How to Overcome the Classic Objections: First Contact

In every search, something will always go wrong. So why complain about it? That’s the life of a recruiter. That’s what you get paid the big bucks for. If it was easy, all you’d have to do is post an ad, then sit back and wait for great candidates to apply. But if you’re trying to hire the best candidates, you must be more involved every step of the way. The best candidates consider more variables when deciding to explore a new opportunity or accept a job offer. And they always have concerns and objections before they’ll move forward to the next step in the process. Overcoming these objections is the key to successful recruiting. In this article, we’ll explore the most common objections at the initial contact phase. If future articles, we’ll describe how to move candidates along at every step of the recruiting process, including how to negotiate the close. (Email me at lou@powerhiring.com if you have some specific concerns or objections you’d like me to address in this series.) First Contact: Creating Interest and Convincing Phase When you first contact a candidate, it’s important not to give too much information away. This way, the candidate can’t make a real decision without learning more. I always start every call to a new candidate with something like, “Would you be open to exploring a situation if it was clearly superior to what you’re doing today?” It’s pretty hard to say no to this. To ensure a 99% “yes” response to this opening pitch, never mention the title of the job or the location. It’s always better to say, “I’m conducting a search for a senior-level position in marketing (for example), and your name came to my attention as someone I should connect with.” See my article on networking if you’d like to see some examples of more opening scripts you can use. The key to success at the initial contact phase is to first gain candidate interest by being vague, and then straight away ask the candidate to give you a quick profile of his or her background. Under no circumstances should you tell the candidate anything about the job at this point. This will only give the candidate a chance to say no. Recruiters must stay in control and make the decision if the candidate is qualified for the job, not the other way around. At this initial point, a strong candidate is only trying to get you off the phone?? and they’ll use superficial data to make any excuse to get rid of you. You can’t let them do this. You must decide if the candidate is worthy. If not, then you can either network with this candidate, or move on. If you let the candidate make the decision to proceed, you lose a potential current or future candidate, plus an immediate networking opportunity. To prevent this from happening, immediately after the initial “yes” say, “Great. Let me just ask you a few questions about your background, and then I’ll give you quick overview of the job.” Despite the best openings, you’ll still encounter plenty of objections. Here are the most typical ones, and some ideas you can use to keep the conversation going. “Please tell me a little about the job first, to see if I’m interested.” Don’t. Be vague. Reiterate that you’re conducting a very confidential senior-level search. Say that you’ll be happy to give as much information as the candidate needs, but you’d first like to just obtain a two-minute overview of the candidate’s background. You can say you have a couple of different spots, so you need to know which one the candidate is most qualified for. Or you can say you’d like consider the person for future opportunities if this one isn’t big enough or in the wrong area. Your goal is to get the candidate to give you two minutes. It actually takes about five minutes to get the profile (name, background, education), but you need this background information in order to position the job properly. “I’m too busy to talk.” Just say “fine” and ask for two minutes for the overview, and two minutes to explain the job. Everyone will give you four minutes. You could try to schedule another call, but it’s best to profile the person once you have them on the phone. First, get the candidate’s quick profile, then quickly describe the job in compelling fashion. Even if the candidate seems good, express a slight concern that the candidate might not be strong enough in a certain area (you need to create job stretch), but that you’d like to explore this in more depth in a subsequent phone conversation. If the job really isn’t big enough, you’ll never close the candidate, so it’s important to look for these points during the first discussion. The “I’m too busy” objection is normally an “I’m not interested” objection, so it’s best to persist. If it’s a question of confidentiality and the person can’t talk, then just schedule a more convenient time to talk. You must then get the candidate’s home number at this point. This is critical. If you can’t get the home number, then you’re not doing your job as a recruiter. “I’m already well down the path with a few other companies.” This is a pretty typical response for good, active candidates. Most recruiters will just give up at this point. The best won’t. If the candidate has other opportunities it’s a great clue that they’re strong, so these are the ones you want to purse. Rather than hang up, say, “That’s fine, but let me ask you this: If the position I’m representing is better than what you’re now considering, wouldn’t it make sense to at least compare the two?” Once you get the yes, go into your quick profile pitch. If you have a resume, ask the candidate to explain one key area, or have the candidate describe one of the other opportunities. Getting competitive salary information is also useful. Your goal with an active candidate who is considering other real opportunities is to position your opportunity as one with more stretch. This is where a performance profile really comes in handy (see my two articles on creating performance profiles for more on this). By describing what the candidate will learn, do, and become, you’ll be able to quickly blow away the competition. “I like my job, and I don’t want to consider anything else right now.” Appear to accept this as fact; you can ask why or change the subject. Most of the time, this is just a ploy to get you off the phone. To overcome this objection, you’re going to need to first engage the candidate by talking about something else, like networking, and then through this process indirectly convince the person that your position is really more attractive. While you can try to obtain the candidate’s profile right away, you don’t want to put the candidate’s defensives up, so changing the subject is a good idea. There are many techniques you can use at this point. Here are two. The first one is a delayed frontal attack. Just respond by saying, “That’s great, but 95% of the people I call like this are at least open to exploring a situation. What about your job is so compelling that you wouldn’t even considering evaluating something else?” This usually starts the conversation going. During the candidate’s response, you might want to interject with something like, “Boy, your background is great; I’d certainly like to consider you for this job, or perhaps something like it in the future. I’m consistently involved in looking for top candidates in your field, and I’d like to be a position to call you about something over the next six to nine months. Would you be open to this?” If the candidate answers yes, prepare the profile and then try to recruit the person again for your current opening. Alternatively, you can try an end-around approach. In this case, you’ll first explain the position to the candidate, network, and then attempt to convince the candidate to explore it him or herself. To use this technique, you’ll need to prepare a compelling two-minute profile of the job ahead of time. While vague, this profile describes the compelling nature of the job, some of the big challenges, and the impact these initiatives will have on the company’s success. Before you describe the profile to a reluctant candidate, you need to position your remarks. For candidates who are happy in their job, use the profile as a means to network with the candidate. Say, “Since you’re not interested in the job, let me tell you a little about it anyway. This is a high-impact position with a growing company, and someone you know might find this job right up their alley.” Then go on with your job profile. At the end, you can either network with the candidate, or ask the candidate if this job would be of interest now that they know a little about it. If the answer is yes, obtain the candidate’s profile before you start networking. If the answer is no, you can still obtain it by asking if the person would like to hear about future opportunities. The key is to keep the candidate talking. This way, you’ll be able to obtain some good referrals, and possibly even get the candidate to reconsider. “I don’t want to relocate.” You will not be able to overcome this objection in the first phone call, so my advice is don’t even try. There are at least three steps to getting someone to consider a relocation, and we’ll address this in my next article on overcoming objections. For now, recognize that recruiting is more than selling and talking. It’s about listening and consulting. Fundamentally, you need to know the job so well?? and why it’s a great career opportunity for the right person?? that you can handle any objection smoothly and naturally. In the “first cold call contact” phase, the key to effective recruiting is to get the person’s attention, obtain a quick profile, and then either convince the candidate to schedule a more extensive phone screen, or network with the person if they’re not qualified for the job. In every search, at every step, something will also go wrong. How you handle these “opportunities to influence” represents the difference between good recruiting and complaining. (Note: As many of you know, I host two monthly online discussion groups where we explore these topics in greater depth around the theme “Metrics for Recruitment Management.” Improving recruiter effectiveness and how to measure it is one of the topics. One of the discussion groups is exclusively for those in corporate recruiting management, and the other exclusively for third-party recruiting management. Both groups are sponsored by POWER Hiring, Staffing.org, and ERE. If you’re on the corporate management side you can join by sending me an email at corpmetrics@powerhiring.com, and for third-party recruiting management the email is recruiters@powerhiring.com. I’ll be presenting much of this information at ERE’s ER Expo 2003 West in San Diego in March, and hopefully we’ll get a chance to meet there. This is an event you won’t wan to miss if you want to be on the leading edge of recruitment management. Also, if you’d like a white paper prepared by Fisher & Phillips on why using performance profiles is the best way to both minimize your legal exposure and maximize your effectiveness, send an email to whitepaper@powerhiring.com.)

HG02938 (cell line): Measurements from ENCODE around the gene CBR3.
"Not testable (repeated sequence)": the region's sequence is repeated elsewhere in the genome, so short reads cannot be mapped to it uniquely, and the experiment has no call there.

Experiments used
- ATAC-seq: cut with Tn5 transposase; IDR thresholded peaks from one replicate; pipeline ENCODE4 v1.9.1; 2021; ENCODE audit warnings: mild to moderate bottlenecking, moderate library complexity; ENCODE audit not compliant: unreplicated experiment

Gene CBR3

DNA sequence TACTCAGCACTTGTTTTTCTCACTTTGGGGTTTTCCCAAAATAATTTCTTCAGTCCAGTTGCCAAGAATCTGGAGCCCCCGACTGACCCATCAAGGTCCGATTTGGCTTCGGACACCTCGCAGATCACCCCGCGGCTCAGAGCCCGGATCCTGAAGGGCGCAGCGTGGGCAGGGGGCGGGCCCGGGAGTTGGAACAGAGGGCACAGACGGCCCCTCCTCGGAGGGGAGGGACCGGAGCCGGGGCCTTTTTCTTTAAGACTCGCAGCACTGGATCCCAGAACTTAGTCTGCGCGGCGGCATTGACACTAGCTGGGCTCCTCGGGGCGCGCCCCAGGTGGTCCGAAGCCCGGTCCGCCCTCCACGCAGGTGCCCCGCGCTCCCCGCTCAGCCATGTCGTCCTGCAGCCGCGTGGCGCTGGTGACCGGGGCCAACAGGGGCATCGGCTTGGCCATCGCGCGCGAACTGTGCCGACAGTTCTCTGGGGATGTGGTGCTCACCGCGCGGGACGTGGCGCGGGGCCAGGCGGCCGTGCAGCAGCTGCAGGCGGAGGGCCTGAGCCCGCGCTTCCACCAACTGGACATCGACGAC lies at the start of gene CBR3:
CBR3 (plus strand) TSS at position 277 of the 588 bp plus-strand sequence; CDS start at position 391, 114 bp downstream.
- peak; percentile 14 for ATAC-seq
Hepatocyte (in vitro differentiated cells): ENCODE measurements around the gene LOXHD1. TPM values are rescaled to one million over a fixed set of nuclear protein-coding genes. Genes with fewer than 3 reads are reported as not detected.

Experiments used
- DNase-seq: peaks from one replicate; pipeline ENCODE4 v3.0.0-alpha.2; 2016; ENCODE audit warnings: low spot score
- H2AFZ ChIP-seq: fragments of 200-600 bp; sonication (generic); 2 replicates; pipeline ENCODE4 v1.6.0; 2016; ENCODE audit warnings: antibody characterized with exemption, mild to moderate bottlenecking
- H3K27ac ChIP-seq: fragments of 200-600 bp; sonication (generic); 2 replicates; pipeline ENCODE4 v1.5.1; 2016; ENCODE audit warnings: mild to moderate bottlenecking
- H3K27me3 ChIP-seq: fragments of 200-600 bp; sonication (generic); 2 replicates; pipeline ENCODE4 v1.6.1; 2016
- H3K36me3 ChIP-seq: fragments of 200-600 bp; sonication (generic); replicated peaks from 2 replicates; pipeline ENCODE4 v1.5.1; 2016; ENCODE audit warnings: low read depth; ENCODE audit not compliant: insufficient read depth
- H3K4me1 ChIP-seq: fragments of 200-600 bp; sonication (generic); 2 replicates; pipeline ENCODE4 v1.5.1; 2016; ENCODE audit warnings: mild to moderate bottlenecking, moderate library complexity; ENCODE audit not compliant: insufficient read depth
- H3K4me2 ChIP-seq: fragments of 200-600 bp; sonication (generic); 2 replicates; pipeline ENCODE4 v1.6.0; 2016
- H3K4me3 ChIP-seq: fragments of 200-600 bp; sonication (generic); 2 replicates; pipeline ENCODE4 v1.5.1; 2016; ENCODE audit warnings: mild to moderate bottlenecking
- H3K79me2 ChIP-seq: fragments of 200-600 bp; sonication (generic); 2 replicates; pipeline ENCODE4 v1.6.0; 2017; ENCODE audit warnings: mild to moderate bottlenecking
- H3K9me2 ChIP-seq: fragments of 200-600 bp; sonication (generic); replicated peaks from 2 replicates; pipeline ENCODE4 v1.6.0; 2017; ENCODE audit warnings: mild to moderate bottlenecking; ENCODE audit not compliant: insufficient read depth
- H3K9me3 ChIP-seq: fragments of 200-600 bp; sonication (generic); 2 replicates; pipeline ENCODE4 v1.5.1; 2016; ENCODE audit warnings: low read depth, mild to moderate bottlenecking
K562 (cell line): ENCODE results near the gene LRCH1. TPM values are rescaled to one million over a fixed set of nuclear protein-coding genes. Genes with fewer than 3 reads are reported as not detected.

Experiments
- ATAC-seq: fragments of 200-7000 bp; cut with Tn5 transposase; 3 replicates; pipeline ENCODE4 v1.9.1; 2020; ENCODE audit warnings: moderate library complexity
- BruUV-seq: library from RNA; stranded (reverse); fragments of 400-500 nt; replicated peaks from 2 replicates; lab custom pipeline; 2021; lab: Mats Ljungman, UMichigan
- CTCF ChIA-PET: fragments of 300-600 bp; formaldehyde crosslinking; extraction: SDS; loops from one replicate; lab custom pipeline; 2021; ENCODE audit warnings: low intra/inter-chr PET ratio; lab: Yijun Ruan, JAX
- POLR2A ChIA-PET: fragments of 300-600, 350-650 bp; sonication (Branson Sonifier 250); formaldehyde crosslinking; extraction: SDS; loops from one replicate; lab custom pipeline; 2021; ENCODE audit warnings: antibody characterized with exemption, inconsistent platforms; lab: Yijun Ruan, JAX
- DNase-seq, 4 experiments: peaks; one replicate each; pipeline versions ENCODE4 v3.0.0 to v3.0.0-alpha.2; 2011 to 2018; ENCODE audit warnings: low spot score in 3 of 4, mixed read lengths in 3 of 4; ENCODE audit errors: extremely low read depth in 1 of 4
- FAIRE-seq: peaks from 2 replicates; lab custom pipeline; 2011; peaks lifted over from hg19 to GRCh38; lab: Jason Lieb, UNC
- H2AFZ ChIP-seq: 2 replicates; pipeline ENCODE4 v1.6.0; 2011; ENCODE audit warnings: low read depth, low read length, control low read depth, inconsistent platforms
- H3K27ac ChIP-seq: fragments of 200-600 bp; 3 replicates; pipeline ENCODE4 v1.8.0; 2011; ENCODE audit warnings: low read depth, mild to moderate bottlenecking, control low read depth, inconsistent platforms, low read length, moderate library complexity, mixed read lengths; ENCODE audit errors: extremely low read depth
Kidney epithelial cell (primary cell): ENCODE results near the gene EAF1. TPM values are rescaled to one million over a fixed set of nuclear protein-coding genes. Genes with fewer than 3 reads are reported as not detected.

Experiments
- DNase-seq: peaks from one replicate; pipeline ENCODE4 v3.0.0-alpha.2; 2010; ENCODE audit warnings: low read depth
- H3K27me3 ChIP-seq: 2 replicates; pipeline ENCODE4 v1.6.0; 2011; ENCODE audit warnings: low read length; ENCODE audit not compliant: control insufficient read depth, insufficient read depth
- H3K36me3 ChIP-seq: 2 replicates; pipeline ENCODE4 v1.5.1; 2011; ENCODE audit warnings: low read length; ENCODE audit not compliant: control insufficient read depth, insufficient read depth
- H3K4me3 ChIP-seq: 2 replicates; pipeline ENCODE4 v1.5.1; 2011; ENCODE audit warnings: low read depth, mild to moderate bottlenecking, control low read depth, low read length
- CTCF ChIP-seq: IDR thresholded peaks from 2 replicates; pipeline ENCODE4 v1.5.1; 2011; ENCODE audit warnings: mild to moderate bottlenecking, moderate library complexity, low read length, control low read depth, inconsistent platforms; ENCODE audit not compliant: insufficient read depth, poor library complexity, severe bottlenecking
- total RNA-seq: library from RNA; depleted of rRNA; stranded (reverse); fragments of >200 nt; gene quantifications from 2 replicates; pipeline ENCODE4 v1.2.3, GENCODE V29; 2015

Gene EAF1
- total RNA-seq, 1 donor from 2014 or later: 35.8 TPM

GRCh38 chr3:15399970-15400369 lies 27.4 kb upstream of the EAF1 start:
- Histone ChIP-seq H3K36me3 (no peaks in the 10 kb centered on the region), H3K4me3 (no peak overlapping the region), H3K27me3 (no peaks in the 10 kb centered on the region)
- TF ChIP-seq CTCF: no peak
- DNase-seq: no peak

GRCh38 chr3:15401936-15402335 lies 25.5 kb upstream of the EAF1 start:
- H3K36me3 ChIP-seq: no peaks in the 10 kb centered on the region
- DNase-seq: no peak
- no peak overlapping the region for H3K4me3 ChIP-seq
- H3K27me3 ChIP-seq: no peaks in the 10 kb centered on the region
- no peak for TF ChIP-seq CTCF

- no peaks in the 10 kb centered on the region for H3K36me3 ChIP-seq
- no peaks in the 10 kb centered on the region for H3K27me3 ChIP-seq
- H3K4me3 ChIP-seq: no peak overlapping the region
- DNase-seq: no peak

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Lou Adler is the CEO and founder of The Adler Group – a training and search firm helping companies implement Performance-based Hiring℠. Adler is the author of the Amazon top-10 best-seller, Hire With Your Head (John Wiley & Sons, 3rd Edition, 2007). His most recent book has just been published, The Essential Guide for Hiring & Getting Hired (Workbench, 2013). He is also the author of the award-winning Nightingale-Conant audio program, Talent Rules! Using Performance-based Hiring to Build Great Teams (2007).